Book 1: “Zen and the Art of Motorcycle Maintenance”, Pirsig

Pirsig’s “Zen and the Art of Motorcycle Maintenance” is an extraordinary book. It is filled with sources of pleasure: the beautiful elegance of the prose, the startling contemporary insights delivered offhand by the narrator, and the challengingly divergent worldview proposed by the book’s meta-narrative.

The book is written in first-person, and the narrator details the story of his son and he navigating the US by motorcycle. Early on, the narrator makes no secret of the fact that he is the byproduct of insanity: the narrator is a “new personality”, present in a skin that was previously inhabited by a spirit referred to as “Phaedrus” (incorrectly stated as the Greek word for ‘wolf’). Phaedrus, after becoming insane, was purged with electro-shock therapy, and the narrator brought into existence in the same act. Fragments of Phaedrus and his ideas remain in the narrator’s psyche, and the detailed examination of and discussion about these fragments forms the book’s meta-narrative.

This meta-narrative,and the philosophical ideas it contains are the heart of the novel. To be brief, Phaedrus is committed to a monist worldview in opposition to the subject-object duality typical both of Aristotelian (and thus, most of Westernthought) and of the modern scientific process. This worldview revolves around the concept of quality, “the continuing stimulus which our environment puts upon us to create the world in which we live”, and it attempts a synthesis of the dichotomous relationship of the Romantic to the Classical, of Art to Science, of, perhaps, the feelers to the thinkers. Whether or not you find this worldview acceptable, it is compelling in the insinuation of an alternative framework for understanding reality.

Let us explore this by examining the experience of music as being high or low quality. Pirsig suggests that “people see quality differently…because they come to it with different sets of anologies.” Western notated music is based on major scales and minor scales, and composition and apprehension is bound to this framework. In this framework, middle C has a frequency of 261.626 Hz, the frequency of C sharp is about 277.18 Hz. One simply can’t compose a note that vibrates at 265.00 Hz. Because my musical paradigms are western, I find it harder to perceive quality in Indian music, which may use different scales and different harmonic relationships.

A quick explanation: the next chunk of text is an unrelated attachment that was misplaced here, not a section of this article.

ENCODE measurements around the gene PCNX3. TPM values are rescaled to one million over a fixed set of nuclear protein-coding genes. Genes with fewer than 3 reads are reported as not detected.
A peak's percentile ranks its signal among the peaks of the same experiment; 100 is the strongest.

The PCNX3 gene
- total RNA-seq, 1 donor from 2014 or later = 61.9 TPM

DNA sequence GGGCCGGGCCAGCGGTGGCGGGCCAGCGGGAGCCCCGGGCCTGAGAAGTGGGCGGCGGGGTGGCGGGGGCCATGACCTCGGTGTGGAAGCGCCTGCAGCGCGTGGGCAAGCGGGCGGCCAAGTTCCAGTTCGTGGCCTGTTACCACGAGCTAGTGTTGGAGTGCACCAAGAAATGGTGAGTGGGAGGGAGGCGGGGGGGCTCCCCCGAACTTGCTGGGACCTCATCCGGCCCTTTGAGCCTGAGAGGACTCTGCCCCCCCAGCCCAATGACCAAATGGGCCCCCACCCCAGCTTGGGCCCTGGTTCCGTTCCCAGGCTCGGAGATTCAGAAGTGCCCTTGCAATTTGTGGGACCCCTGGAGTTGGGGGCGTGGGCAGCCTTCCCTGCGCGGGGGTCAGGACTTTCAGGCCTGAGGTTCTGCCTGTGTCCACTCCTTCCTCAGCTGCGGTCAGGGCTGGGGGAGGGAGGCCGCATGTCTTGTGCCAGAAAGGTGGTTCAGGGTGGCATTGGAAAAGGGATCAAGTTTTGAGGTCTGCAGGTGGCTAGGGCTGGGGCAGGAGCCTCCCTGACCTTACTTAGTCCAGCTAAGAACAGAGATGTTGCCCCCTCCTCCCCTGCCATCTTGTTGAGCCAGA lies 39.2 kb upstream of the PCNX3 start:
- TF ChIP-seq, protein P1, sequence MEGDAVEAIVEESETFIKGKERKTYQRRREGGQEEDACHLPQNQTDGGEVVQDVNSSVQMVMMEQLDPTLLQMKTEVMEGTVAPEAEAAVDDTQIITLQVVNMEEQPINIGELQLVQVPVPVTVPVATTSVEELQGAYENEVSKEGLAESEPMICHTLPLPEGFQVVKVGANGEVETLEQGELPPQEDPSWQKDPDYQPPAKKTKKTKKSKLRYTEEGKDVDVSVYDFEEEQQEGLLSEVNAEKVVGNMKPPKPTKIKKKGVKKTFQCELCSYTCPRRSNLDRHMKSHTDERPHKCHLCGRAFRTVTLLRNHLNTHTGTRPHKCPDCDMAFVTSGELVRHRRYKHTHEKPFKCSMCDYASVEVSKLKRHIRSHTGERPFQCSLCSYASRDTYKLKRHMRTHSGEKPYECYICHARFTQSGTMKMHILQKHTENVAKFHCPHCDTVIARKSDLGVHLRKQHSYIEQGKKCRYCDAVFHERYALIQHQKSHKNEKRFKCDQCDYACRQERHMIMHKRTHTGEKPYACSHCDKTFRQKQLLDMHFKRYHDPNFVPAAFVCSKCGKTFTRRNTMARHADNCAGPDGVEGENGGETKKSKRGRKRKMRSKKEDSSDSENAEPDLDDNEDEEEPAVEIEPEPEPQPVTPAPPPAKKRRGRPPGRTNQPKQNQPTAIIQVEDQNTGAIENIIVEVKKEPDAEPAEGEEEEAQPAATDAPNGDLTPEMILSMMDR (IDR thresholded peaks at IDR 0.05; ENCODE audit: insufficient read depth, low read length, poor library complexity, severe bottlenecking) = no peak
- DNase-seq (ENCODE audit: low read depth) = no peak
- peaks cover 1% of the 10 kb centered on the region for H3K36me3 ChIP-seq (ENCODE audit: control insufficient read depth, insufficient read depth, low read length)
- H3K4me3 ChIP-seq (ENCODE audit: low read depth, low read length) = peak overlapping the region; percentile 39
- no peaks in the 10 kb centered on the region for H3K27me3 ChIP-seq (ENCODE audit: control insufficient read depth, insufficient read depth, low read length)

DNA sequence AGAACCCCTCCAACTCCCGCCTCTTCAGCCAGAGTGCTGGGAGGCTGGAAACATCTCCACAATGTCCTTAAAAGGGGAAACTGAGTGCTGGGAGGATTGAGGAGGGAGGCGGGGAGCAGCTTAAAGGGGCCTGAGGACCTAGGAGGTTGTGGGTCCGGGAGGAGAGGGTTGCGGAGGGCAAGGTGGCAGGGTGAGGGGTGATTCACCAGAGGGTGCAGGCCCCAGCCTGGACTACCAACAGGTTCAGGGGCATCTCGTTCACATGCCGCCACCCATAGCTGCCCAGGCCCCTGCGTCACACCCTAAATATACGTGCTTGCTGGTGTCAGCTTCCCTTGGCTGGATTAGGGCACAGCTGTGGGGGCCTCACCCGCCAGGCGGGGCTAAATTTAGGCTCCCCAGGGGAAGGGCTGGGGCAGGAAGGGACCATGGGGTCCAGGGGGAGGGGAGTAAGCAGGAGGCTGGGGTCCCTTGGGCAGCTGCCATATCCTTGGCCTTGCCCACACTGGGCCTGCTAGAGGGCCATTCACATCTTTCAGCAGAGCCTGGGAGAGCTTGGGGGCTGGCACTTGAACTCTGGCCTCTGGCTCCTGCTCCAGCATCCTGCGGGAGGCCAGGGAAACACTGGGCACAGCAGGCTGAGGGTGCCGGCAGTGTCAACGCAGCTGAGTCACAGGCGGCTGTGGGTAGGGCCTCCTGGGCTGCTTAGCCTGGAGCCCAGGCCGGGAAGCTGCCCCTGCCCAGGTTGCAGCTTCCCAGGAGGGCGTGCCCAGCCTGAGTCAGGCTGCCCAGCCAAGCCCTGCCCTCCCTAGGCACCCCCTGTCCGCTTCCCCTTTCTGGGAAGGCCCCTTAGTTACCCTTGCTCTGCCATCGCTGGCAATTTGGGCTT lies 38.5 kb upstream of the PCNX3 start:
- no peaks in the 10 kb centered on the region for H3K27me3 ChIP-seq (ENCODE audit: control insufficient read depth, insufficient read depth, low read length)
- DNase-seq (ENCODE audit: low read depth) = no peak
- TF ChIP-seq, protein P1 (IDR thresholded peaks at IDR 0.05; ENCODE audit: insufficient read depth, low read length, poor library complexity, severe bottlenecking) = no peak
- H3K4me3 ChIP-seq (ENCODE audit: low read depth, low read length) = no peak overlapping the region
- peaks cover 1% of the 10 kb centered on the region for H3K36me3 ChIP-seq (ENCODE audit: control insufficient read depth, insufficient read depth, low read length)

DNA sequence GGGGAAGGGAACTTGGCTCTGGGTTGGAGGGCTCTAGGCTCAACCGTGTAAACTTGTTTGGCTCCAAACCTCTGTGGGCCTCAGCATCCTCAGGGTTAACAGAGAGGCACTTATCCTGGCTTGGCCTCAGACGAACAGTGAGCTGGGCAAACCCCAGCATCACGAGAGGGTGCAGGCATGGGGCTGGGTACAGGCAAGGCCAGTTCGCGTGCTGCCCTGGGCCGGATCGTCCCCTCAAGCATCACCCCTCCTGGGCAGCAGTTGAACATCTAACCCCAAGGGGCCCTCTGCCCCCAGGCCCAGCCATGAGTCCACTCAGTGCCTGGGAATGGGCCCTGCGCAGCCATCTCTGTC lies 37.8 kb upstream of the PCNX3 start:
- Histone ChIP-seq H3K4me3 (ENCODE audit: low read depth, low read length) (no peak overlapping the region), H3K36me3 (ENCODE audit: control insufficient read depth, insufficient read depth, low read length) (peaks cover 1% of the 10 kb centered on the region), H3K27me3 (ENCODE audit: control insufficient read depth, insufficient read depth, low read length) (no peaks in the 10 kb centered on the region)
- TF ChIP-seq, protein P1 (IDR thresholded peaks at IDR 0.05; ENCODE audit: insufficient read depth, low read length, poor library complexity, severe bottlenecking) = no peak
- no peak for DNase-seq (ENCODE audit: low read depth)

I’ve learnt about intervals, about harmonic sequence, and about dissonance. Yet, when I experience Beethoven’s work as having high-quality, it isn’t because I know about these things. There is something imbued in the music which can’t be grasped at with a merely scientific approach. Beethoven, when composing, didn’t deliberately put in perfect fifths. He had a Romantic sense of what was high-quality, which existed independently of intellectual reality.

If I’m sitting at a piano and playing Debussy’s “La Fille aux Cheveux de Lin”, I can play the notes while my mind wanders and I consider what to have for lunch. I’m here engaging with the music in a manner that Pirsig describes as Classical. In this case the music is an object and I am the subject; my experience of being a performer is dualistic. If I am absorbed in the music, am one with it – a state which I experience regrettably rarely, but which is available to musicians more consummate than I – I am experiencing it Romantically, simply in terms of what it is (a beautiful aural experience) not in terms of its underlying forms (notes, key signatures, rhythms).

Look, my musical detour may not have been captivating, but the book is. It contains a philosophy that will challenge and expand your experience of life and of reality. It contains snippets, little illustrations that will resonate with you and shed light on the little oddities of human experience. It also will help you a bit if you have to repair any motorcycles. Read it!

Rating: 4/5

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One Response to “Book 1: “Zen and the Art of Motorcycle Maintenance”, Pirsig”

  1. I read this first in college – and was blown away by the philisophical aspects of it. This faded quickly though. As an adult, I re-read it and found it to be a compelling personal story as well. In the end, that might be the true story of the book.

    thanks for sharing.

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